The Permanent Secretary in the Ministry of Education, Dr. Maurice Smith has chided tertiary institutions for what he said was “an apparent lack of values, professionalism and character among many of the graduates they produce”. (“Universities failing graduates – News”, 2016). There is evidence of this in the workplace, where many of the tertiary graduates can be easily deemed, unprofessional and having little or no moral standards, based on their conversations and actions.
While there are serious concerns about the behaviour of our university graduates, there are also serious concerns about their ability to apply their knowledge in the world of work. The Pharmacy Council of Jamaica (PCJ), which has responsibility for the regulation of the training of pharmaceutical students, has expressed concerns about what it says is the ‘failure of some pharmacy graduates to apply knowledge and utilise critical thinking skills’. (“Pharmacy Council raises concerns about quality of some UTECH graduates”, 2016). The truth is, employers who employ university graduate, do not want to spend additional time and money to retrain them, as they expect them to instantly add value to their organization….
The issue of “quality university graduates is also a concern in other countries. In September 2015, the Education Minister of Fiji, Mahendra Reddy, complained, that there are hundreds of civil servants who despite possessing undergraduate and postgraduate degrees, are “fraught with lack of soft skills, lack of competencies in English proficiencies, unwilling to think outside the box and poor research capabilities” (“Decline in quality of university graduates – Fiji Times Online”, 2016)
“Soft skills” refer to a cluster of personal qualities, habits, attitudes and social graces that make someone a good employee and compatible to work with. Companies value soft skills because research suggests and experience shows that they can be just as important an indicator of job performance as hard skills (Staff, 2016)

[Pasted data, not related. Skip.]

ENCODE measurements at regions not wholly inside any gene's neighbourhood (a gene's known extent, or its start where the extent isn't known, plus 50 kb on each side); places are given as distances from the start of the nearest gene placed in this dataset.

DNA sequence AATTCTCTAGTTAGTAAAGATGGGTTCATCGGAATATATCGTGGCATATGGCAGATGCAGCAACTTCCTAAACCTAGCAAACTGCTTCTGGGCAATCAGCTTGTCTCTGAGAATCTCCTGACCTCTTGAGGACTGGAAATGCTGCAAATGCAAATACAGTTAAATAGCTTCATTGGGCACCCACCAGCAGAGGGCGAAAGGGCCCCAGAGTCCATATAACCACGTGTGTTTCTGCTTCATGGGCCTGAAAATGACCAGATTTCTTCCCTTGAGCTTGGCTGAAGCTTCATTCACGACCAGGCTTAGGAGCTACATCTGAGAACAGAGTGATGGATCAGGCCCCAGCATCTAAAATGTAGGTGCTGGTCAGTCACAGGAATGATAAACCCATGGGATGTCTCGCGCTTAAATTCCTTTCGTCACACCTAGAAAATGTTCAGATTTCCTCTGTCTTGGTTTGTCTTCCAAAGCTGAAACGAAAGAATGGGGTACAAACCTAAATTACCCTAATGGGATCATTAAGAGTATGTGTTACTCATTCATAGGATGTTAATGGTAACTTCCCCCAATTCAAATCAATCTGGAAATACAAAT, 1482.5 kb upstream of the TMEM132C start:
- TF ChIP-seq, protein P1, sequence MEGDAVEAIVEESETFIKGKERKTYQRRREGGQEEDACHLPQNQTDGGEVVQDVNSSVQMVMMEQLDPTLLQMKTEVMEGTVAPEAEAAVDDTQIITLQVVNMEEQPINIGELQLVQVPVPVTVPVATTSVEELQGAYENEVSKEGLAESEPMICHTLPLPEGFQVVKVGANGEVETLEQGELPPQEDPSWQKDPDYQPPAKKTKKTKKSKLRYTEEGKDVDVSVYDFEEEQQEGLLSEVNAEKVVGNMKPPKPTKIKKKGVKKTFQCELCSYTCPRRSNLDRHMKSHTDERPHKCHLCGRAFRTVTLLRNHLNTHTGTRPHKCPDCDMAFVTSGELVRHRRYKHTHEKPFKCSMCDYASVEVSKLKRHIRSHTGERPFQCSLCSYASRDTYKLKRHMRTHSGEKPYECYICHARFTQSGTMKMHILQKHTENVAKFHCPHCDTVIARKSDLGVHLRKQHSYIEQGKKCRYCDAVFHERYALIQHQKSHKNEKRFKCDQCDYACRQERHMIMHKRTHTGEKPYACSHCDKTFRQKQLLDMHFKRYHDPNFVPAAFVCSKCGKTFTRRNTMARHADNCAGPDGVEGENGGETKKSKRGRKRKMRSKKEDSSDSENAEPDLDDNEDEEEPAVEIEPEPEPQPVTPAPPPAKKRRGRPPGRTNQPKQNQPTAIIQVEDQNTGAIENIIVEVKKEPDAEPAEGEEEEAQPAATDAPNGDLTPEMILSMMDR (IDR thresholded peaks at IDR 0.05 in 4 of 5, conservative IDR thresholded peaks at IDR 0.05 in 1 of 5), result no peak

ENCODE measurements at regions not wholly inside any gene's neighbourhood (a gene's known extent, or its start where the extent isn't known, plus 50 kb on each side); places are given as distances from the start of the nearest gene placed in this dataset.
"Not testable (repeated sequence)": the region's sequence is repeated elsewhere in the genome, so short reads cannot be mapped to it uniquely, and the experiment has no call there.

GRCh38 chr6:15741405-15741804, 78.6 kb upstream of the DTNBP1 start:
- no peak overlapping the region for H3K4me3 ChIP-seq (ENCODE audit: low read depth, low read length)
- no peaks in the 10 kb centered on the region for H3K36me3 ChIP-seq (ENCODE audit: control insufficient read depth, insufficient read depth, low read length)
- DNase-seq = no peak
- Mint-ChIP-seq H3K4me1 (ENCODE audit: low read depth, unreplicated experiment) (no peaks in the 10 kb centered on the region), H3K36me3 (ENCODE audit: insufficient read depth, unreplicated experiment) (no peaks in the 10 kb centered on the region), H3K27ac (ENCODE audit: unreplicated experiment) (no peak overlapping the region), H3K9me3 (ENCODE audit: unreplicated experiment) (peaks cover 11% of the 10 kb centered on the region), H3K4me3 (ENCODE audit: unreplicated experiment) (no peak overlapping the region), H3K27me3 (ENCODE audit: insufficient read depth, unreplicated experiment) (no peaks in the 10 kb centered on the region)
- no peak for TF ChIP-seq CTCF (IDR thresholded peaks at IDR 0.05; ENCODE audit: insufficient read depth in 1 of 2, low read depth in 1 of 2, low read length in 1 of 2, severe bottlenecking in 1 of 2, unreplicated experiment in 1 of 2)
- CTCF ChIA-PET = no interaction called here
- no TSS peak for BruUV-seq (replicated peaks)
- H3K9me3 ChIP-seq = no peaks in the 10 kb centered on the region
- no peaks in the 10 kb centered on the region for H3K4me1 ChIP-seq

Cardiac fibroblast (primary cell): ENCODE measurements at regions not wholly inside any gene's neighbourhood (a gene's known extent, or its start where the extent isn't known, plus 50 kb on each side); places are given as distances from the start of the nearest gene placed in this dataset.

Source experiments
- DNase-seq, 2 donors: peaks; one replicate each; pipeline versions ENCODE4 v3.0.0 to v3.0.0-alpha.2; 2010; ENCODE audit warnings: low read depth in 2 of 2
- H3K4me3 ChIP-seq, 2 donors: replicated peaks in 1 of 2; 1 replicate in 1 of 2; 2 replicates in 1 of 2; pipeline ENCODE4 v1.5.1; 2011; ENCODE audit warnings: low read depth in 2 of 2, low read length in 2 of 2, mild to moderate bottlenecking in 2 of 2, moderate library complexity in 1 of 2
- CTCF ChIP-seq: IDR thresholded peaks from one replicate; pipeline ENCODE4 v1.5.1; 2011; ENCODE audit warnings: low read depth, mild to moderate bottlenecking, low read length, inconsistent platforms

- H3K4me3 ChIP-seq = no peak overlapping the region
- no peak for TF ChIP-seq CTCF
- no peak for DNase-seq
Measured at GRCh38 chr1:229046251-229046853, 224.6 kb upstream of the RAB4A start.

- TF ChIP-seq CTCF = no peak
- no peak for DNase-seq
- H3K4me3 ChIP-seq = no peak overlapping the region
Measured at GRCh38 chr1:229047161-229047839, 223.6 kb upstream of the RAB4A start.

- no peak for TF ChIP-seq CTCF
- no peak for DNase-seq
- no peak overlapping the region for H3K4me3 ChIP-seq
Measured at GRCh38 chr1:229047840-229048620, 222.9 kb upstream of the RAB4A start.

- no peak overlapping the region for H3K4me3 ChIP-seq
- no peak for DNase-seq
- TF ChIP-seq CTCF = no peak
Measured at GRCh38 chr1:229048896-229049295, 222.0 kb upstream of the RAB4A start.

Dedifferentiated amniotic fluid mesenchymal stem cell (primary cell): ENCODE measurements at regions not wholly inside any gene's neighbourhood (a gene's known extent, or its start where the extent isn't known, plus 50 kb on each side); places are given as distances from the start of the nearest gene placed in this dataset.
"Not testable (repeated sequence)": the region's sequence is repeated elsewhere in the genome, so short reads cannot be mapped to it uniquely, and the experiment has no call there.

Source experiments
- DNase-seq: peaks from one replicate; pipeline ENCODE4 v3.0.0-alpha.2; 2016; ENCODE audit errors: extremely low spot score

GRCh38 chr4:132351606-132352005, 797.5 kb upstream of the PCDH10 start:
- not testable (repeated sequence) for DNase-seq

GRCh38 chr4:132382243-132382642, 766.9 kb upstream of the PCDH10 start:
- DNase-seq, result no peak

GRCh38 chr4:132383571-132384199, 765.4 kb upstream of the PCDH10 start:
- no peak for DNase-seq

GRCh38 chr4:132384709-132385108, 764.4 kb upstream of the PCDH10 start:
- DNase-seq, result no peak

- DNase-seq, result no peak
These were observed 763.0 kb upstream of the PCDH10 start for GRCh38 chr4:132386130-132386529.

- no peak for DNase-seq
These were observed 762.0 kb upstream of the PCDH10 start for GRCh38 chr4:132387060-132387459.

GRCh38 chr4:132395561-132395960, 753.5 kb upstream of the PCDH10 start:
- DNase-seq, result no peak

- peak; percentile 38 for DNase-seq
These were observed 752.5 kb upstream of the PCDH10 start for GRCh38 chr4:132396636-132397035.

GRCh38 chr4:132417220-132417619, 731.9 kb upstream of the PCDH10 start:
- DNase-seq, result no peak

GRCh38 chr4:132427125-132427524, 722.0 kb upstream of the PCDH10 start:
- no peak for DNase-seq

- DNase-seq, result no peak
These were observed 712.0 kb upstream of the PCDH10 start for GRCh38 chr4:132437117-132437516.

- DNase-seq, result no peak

The poor quality of the university graduates worldwide will have a serious implication on societies, social, educational, economic and political systems, as the individuals who lead and work in these areas are often university graduates. The quality of university graduates can also ruin or build the reputation/brand of an institution, thus, universities must be very careful of who they recommend to graduates of their institution.
According to Dr. Smith, “We must remain focused on the acquisition of knowledge, but we must also ensure that we do not swap content for character. We are not only to be concerned about the way our students think and what they know; we must be concerned about what our students care about and how they behave – who they are when no one else is around” (“Universities failing graduates – News”, 2016

       What are your thoughts?

The video below shows the end product of UWI…



A Message to our UWI Mona Pelicans – The University of the West Indies Mona, Jamaica. (2016). YouTube. Retrieved 22 June 2016, from
Decline in quality of university graduates – Fiji Times Online. (2016). Retrieved 22 June 2016, from
Highlights from the UWI Graduation 2012 – Faculty of Social Sciences – part 2. (2016). YouTube. Retrieved from
Pharmacy Council raises concerns about quality of some UTech graduates. (2016). Retrieved from
Staff, A. (2016). Top 10 Soft Skills for Job Hunters. Retrieved from
Universities failing graduates – News. (2016). Jamaica Observer. Retrieved 22 June 2016, from



Inclusive Pedagogy- A way of transforming higher education                                               

Higher education classroom in this 21st century has been transforming to embrace the experiences of students. There are many who consider women’s studies movement a successful example of how mainstream curriculum and pedagogy can be altered to become more inclusive in the extent to which they address the experiences and needs of diverse students. (Tuitt, 2003)

Frank Tuitt describes inclusive pedagogy as an emerging body of literature (Adams, 1992; Banks, 1991; Darder, 1996; Giroux & McLaren, 1996; hooks, 1994) that advocates teaching practices that embrace the whole student in the learning process. He espouses that unlike traditional modes of instruction; proponents of inclusive pedagogical models argue that students enter the classroom as personal, political, and intellectual beings (Reyes, Smith, Yazzie, Hussein, & Tuitt, 2001).

Cited by Tuitt (2003), Baker (1998) argues that teaching is a process of social interaction.  He posits that the classroom climate is directly connected to the interpersonal relationships among professor and students.  However, in traditional college classrooms, there is little teacher-student interaction because these college classes revolve around the activity and control of the professor.